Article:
Filezilla Trojan (Win32:Stealer) Silently Steals FTP Login Credentials
If you plan on downloading FileZilla, make sure you grab it from the official FileZilla website or Sourceforge and not some random website peddling the popular FTP client.
Otherwise you run the risk of downloading a Trojanized copy that’s been modified to steal your FTP credentials.
Evil copies of Filezilla aren’t anything new, but antivirus firm Avast and the Filezilla Project are urging users to be extra cautious after stumbling upon one of the largest campaigns promoting tainted copies of Filezilla via hacked third-party websites.
Users that unwittingly download the Trojan edition of FileZilla may not even realize that they’ve fallen victim to its login stealing antics until it’s too late. The Trojan looks exactly like Filezilla and is fully functional.
The only discrepancies are the file size (Trojan is a teensy bit smaller), 2 extra DLL libraries that are not included in the legitimate version (ibgcc_s_dw2-1.dll & libstdc++-6.dll), program updating issues, and information under the ‘About Filezilla’ window revealing the use of older SQLite/GnuTLS versions.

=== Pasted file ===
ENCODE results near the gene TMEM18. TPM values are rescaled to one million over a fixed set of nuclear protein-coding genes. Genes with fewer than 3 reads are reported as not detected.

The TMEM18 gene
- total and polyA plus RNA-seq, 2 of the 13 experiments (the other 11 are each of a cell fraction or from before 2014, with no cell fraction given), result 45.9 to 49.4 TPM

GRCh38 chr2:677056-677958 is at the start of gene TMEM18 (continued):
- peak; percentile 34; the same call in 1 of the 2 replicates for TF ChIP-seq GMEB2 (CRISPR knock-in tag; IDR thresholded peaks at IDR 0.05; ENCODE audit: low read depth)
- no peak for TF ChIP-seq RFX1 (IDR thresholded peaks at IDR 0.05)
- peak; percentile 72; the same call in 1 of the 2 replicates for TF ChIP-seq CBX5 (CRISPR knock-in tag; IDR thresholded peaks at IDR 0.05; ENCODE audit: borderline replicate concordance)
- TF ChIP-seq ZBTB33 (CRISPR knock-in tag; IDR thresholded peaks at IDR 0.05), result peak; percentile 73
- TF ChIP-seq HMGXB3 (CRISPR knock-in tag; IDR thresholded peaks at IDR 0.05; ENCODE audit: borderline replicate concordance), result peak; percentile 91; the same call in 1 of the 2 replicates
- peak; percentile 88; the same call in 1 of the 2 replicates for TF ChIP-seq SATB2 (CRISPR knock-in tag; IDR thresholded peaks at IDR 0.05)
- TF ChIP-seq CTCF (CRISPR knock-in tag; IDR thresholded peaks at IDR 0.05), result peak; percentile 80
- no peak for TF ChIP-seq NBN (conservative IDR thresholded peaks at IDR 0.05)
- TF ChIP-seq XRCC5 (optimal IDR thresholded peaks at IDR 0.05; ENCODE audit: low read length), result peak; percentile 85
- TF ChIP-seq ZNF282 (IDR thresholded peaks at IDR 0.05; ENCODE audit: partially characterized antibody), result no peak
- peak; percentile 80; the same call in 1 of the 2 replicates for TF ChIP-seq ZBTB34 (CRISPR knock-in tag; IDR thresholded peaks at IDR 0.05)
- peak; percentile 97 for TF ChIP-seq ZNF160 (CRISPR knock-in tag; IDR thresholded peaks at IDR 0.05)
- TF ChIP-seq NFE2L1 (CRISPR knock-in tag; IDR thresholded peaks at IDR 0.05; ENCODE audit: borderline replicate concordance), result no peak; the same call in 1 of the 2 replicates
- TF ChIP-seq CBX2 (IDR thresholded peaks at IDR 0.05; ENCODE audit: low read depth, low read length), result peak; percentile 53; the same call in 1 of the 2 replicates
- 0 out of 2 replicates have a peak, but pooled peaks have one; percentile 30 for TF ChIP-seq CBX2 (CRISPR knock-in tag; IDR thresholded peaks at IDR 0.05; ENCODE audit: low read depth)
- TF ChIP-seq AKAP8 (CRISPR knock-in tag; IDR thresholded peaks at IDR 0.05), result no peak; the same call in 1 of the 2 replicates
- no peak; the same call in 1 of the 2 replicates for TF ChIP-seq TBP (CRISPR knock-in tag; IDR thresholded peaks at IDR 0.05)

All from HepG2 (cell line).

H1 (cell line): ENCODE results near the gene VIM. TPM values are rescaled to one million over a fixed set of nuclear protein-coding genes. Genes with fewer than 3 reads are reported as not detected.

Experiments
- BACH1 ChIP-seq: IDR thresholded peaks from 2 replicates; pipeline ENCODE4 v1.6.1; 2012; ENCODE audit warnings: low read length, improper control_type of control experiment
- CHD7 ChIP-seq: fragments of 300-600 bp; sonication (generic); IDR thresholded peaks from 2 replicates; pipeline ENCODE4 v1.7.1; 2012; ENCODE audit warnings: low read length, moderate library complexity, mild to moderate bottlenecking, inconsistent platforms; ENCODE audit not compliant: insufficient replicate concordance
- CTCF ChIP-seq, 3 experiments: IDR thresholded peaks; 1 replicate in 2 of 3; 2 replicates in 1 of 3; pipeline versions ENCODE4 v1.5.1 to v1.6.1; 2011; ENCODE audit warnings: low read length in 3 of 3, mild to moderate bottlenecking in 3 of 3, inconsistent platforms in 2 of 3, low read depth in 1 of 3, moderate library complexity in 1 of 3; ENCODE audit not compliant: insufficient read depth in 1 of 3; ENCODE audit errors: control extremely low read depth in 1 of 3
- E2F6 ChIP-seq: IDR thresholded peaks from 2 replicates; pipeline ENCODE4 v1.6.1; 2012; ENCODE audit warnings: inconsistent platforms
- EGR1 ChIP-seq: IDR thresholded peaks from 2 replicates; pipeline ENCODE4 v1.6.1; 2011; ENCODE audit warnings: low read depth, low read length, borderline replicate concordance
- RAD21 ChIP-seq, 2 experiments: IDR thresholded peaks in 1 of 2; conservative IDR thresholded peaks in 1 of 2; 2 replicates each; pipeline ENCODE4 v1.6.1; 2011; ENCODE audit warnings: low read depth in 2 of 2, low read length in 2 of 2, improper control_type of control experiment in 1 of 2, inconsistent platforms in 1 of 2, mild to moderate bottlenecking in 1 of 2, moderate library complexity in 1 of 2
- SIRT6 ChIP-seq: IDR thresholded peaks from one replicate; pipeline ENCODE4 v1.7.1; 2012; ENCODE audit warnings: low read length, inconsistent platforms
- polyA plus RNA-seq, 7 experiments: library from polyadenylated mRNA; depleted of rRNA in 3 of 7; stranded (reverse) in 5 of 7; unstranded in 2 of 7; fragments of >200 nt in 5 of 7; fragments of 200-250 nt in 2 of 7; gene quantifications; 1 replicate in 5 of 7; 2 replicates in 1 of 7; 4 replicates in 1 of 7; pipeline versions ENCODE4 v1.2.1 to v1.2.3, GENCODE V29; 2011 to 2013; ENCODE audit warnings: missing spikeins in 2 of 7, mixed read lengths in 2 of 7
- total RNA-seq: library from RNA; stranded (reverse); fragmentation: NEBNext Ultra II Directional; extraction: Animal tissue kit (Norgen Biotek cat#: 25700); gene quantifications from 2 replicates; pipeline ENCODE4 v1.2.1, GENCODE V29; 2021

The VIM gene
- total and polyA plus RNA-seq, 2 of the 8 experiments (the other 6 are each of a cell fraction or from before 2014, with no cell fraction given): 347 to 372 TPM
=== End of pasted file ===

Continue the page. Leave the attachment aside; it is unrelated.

Whenever victims use the Trojan, their FTP login credentials are encoded using a custom bas64 algorithm and shipped off to a server in Germany, allowing the attackers to use them as they please. It is assumed that they will use the stolen FTP login to spread more malware.
The Filezilla Trojan boasts an extremely low antivirus detection rate, with only Avast and Ikarus being able to detect the threat. Avast identifies the malware was Win32:Stealer-AY[Trj] while Ikarus simply calls it Win32:Stealer.
Protecting Your PC from the Fake Filezilla Trojan (Win32:Stealer)
To help keep your computer safe, the Filezilla Project recommends that you:
- Only download Filezilla from:
- Verify authenticity by checking the SHA-512 hash of the unmodified file, both of which are available on the filezilla-project.org website (aka the official Filezilla website).